Spotlight paper in the Journal of Liver Transplantation: Chloe Wong-Mersereau

The Canadian Donation and Transplantation Research Program (CDTRP) wishes to congratule Chloe Wong-Mersereau, a trainee with the CDTRP and research assistant on the Frictions of Futurity and Cure in Transplant Medicine project, for her article titled “Layered Methodologies: Innovating Multimodal Qualitative Research in Liver Transplantation” published in the Journal of Liver Transplantation. Fraser Allan Best (CDTRP patient partner) and Alexandra Frankel (CDTRP trainee) are also co-authors along with colleagues and Co-PIs, Dr. Suze Berkhout and Kelly Fritsch.

These collaborative efforts stem from 2022 CDTRP Research Innovation Grant for the project “Temporalities of Cure: A qualitative study of psychosocial support needs and long-term survivorship in liver transplantation” (read more here).

Chloe’s exceptional skills and dedication to advancing liver transplantation research are evident in her exploration of innovative qualitative research methods and her ability to integrate various methodologies. Her contributions to the field are invaluable, and we are proud to have her as a member of the CDTRP.

We have asked Chloe a series of questions about the article, that you can read below.

How does the article address the complexity of liver transplantation and the need for a multidisciplinary approach?

The “Layered Methodologies” article brings attention to aspects of liver transplantation that are difficult to put into words by engaging with multiple ways of understanding a transplant recipient’s experience. A multidisciplinary and multimodal approach, in this case, connecting storytelling, filmmaking, with discourse and social science research, became the necessary way of exploring the unarticulated complexities of liver transplantation.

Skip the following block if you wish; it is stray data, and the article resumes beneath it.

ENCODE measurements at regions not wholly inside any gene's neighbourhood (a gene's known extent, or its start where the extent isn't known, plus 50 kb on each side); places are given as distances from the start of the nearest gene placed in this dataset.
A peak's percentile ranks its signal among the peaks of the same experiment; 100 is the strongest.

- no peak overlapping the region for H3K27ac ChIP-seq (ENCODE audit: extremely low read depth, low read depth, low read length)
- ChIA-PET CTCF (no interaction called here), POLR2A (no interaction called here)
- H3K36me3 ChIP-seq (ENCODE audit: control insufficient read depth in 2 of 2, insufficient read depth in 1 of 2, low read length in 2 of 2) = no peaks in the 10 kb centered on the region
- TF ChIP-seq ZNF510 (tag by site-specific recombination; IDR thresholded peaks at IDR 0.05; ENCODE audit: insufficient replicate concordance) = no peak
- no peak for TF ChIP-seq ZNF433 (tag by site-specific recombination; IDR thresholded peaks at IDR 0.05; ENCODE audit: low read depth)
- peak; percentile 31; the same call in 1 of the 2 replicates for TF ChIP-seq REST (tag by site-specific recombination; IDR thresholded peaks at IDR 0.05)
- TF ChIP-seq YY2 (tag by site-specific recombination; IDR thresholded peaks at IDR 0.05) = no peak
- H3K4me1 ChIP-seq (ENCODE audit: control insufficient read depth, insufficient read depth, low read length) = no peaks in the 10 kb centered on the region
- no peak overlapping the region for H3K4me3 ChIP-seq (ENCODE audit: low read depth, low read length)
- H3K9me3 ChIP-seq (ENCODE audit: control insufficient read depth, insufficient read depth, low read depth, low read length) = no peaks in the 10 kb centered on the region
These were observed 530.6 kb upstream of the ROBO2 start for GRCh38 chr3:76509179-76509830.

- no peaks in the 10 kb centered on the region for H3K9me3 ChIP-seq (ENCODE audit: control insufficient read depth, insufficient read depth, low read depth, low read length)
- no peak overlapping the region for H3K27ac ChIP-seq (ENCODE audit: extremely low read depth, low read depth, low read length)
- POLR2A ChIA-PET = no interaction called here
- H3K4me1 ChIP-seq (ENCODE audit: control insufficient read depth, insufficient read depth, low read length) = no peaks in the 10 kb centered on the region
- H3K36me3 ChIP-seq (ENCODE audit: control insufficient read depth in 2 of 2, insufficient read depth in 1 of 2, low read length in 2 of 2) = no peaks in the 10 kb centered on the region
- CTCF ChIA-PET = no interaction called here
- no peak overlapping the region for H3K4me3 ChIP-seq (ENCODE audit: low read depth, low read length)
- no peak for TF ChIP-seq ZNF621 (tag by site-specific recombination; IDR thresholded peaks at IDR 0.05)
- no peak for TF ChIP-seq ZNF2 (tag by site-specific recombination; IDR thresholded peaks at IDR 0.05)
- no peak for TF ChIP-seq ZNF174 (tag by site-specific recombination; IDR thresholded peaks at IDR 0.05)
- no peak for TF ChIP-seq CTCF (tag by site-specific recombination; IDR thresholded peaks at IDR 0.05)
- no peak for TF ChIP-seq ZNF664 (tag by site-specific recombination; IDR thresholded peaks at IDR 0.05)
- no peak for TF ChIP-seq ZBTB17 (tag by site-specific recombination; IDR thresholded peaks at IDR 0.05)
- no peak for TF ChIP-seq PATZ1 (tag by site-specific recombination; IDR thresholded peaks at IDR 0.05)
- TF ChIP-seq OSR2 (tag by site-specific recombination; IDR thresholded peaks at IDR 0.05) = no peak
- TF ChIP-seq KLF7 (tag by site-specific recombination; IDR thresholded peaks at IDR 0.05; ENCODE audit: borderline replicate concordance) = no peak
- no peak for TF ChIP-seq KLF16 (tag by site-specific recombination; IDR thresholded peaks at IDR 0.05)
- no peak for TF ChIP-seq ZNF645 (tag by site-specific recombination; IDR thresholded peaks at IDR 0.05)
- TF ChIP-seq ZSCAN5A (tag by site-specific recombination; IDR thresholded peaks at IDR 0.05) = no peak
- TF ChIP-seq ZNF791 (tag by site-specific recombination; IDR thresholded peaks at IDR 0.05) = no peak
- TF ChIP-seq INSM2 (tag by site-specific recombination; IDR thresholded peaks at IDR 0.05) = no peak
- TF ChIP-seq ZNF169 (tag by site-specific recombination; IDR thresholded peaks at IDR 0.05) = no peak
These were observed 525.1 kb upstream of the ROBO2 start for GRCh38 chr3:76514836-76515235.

Are there any specific insights or findings mentioned in the article that could potentially impact the field of liver transplantation?

The insights invite qualitative research in transplantation to critically engage with power dynamics that implicate liver transplant recipients in both the clinic and the research spaces. Health care professionals who viewed the films, were reminded that their patients are people leading full complex lives. While this reminder is not revolutionary, the weight of transforming people into patients through clinical interactions is a powerful one.

What are some of the potential applications or implications of the layered methodologies discussed in the article?

Layering methodologies enable a wider range of exploring experience by engaging people with their multiple senses and means of expression. Co-creation grants transplant recipients the power to reclaim control and agency over the creation and retelling their stories.

What are the next steps for the Frictions of Futurity in Transplant Medicine project team and how could CDTRP help out?

The Frictions of Futurity team is entering a new phase of analysis, dialogue and sharing the research creations. The CDTRP has generously hosted avenues for us to share the films through screening events and engage in meaningful discussion with patients, families, and donors.